Thursday, September 23, 2010

God's Mother

I think we do a disservice to Mary if we depict her as simple, meek, and mild.

Details about her are few, but the New Testament suggests that she was complex, forthright, even bold.

In Luke's portrait, Mary challenges the angel Gabriel with a rather bold question, "And how will this be since I am not in a sexual relationship?"

In John's portrayal, Mary shows the chutzpah of the stereo-typical Jewish mother. Even though Jesus seems reluctant to intervene on behalf of the bride and groom at Cana, Mary tells the catering staff, "Do whatever he tells you."

Later in his account, John recalls that Mary was there on Calvary, standing beneath the cross and accepting Jesus' instruction to be a mother to one of his disciples.

I think of Mary as a remarkably pious woman, probably a mystic, not afraid of mystery but equally inquisitive, "Son, why have you done this to us? Your father and I have been looking for you with great anxiety." In response to Jesus' cryptic reply, it is written that she did not understand but "kept his sayings in her heart."

The Magnificat alone defies picturing a shy, retiring, saccharine Mary. She identifies with the lowly, but gladly acknowledges that future generations will hail her as the blessed one. She proclaims God as the Almighty who acts with power against the arrogant ruling class. She celebrates God's history of raising up the poor and feeding the hungry. She trusts in the promises God made to Abraham and his descendants forever.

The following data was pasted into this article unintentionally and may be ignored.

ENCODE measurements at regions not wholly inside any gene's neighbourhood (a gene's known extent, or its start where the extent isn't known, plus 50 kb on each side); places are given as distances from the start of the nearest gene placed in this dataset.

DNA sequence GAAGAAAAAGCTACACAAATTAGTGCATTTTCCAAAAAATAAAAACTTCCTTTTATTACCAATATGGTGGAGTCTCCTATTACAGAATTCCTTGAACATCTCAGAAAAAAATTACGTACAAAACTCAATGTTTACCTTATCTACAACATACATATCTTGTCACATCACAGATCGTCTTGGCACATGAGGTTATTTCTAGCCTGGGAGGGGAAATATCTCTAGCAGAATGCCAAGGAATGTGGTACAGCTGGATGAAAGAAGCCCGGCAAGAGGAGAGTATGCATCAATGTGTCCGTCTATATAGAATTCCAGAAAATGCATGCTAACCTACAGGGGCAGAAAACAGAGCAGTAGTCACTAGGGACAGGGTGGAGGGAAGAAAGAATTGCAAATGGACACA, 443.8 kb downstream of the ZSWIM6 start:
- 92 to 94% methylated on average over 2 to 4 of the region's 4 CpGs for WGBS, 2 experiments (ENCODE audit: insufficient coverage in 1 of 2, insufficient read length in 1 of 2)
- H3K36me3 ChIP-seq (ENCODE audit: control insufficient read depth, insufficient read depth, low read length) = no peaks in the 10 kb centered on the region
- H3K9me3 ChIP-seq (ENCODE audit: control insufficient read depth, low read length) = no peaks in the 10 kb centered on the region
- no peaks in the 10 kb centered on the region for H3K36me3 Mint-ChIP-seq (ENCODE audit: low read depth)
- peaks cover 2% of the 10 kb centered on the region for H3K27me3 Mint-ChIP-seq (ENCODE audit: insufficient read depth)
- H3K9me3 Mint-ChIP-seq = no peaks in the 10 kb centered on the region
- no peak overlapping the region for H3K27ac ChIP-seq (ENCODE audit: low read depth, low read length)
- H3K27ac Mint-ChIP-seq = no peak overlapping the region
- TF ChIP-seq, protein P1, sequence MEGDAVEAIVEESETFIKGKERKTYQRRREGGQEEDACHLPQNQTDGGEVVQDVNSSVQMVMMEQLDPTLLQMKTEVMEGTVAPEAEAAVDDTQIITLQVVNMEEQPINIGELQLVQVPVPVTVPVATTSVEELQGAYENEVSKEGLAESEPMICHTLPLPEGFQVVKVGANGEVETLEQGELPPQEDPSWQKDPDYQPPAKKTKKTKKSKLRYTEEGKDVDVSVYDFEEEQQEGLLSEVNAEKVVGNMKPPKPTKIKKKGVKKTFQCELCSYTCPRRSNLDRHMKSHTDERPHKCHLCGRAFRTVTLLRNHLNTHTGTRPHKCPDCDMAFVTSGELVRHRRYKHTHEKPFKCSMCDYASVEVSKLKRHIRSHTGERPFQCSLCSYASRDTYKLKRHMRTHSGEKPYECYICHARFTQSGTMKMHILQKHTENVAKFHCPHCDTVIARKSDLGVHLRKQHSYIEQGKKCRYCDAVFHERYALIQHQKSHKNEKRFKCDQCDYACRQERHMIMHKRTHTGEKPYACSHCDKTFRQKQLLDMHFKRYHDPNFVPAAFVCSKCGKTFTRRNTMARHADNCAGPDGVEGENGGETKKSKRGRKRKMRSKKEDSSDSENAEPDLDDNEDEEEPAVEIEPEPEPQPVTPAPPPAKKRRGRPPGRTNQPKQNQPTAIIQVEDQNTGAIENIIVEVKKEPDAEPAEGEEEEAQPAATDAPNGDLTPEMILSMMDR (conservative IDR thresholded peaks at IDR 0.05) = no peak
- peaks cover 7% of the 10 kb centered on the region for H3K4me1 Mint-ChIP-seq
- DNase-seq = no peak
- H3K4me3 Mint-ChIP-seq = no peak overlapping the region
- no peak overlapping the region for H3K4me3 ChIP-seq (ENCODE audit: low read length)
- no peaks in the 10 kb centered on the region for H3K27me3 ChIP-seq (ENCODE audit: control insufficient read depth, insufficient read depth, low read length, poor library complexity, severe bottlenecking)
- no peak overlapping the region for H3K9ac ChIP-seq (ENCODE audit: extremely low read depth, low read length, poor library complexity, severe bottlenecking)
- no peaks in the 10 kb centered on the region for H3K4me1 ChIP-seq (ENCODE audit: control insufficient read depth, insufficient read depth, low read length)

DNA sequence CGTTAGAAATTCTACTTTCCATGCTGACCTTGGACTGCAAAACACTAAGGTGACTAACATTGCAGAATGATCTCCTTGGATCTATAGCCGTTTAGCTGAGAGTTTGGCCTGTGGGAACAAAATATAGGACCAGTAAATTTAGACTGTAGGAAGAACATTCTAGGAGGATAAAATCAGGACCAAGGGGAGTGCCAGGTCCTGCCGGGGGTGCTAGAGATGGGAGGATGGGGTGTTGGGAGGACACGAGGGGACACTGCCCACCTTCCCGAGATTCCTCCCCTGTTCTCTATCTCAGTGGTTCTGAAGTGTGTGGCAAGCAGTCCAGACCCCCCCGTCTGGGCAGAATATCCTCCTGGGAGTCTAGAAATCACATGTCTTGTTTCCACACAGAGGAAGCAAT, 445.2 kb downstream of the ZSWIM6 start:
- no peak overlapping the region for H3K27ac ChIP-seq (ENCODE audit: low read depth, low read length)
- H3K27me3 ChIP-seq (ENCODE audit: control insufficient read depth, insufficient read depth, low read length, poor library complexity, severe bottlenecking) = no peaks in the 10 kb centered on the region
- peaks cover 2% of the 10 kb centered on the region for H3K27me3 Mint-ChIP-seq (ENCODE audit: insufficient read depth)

Spiritual writer Kathleen Norris underscores the power of Mary's song. She wrote in Amazing Grace - A Vocabulary of Faith, "The Magnificat's message is so subversive that for a period during the 1980s the government of Guatemala banned its public recitation" (p. 117).

Mary's role and significance are further highlighted in these lines from a very widely read holy book:

And make mention of Mary in the Scripture, when she had withdrawn from her people to a chamber looking East. Then we sent unto her Our spirit and it assumed for her the likeness of a perfect man. He said: I am only a messenger of thy Lord, that I may bestow on thee a faultless son.

Then she said: How can I have a son when no mortal hath touched me, neither have I been unchaste?

He said: So it will be. Thy Lord saith: It is easy for Me. And it will be that We may make of him a revelation for mankind, and mercy from Us, and it is a thing ordained.

And she conceived him, and she withdrew with him to a far place.

This description is found in the Muslim holy book, The Koran, Surah xix, 16-22. The whole chapter is titled Mary. The religion of Islam honors her.

Theotokos, the God-bearer, is a strong, spiritually deep, courageous woman. Iconography too often diminishes her spirit and demeanor, painting instead a woman of sentimental sweetness and chemerical complexion. I refuse to believe that Mary had blond hair and blue eyes.

I prefer to picture her as a real woman, more beautiful in soul than in face -humble but durable, kind but challenging.

I wish I could show you a picture of a statue of Mary that adorns the wall of the chapel at St. Vincent's Seminary in Latrobe, Pennsylvania. Standing tall, she rests her cheek in the palm of her hand, and looks down to the chairs where the seminarians and priests sit for prayer. The gesture and the look on her face are open to varying interpretations, but I think her expression, if verbalized and punctuated with a sigh, would say, "Oh my.....!"

Now that's how I think of God's Mother.

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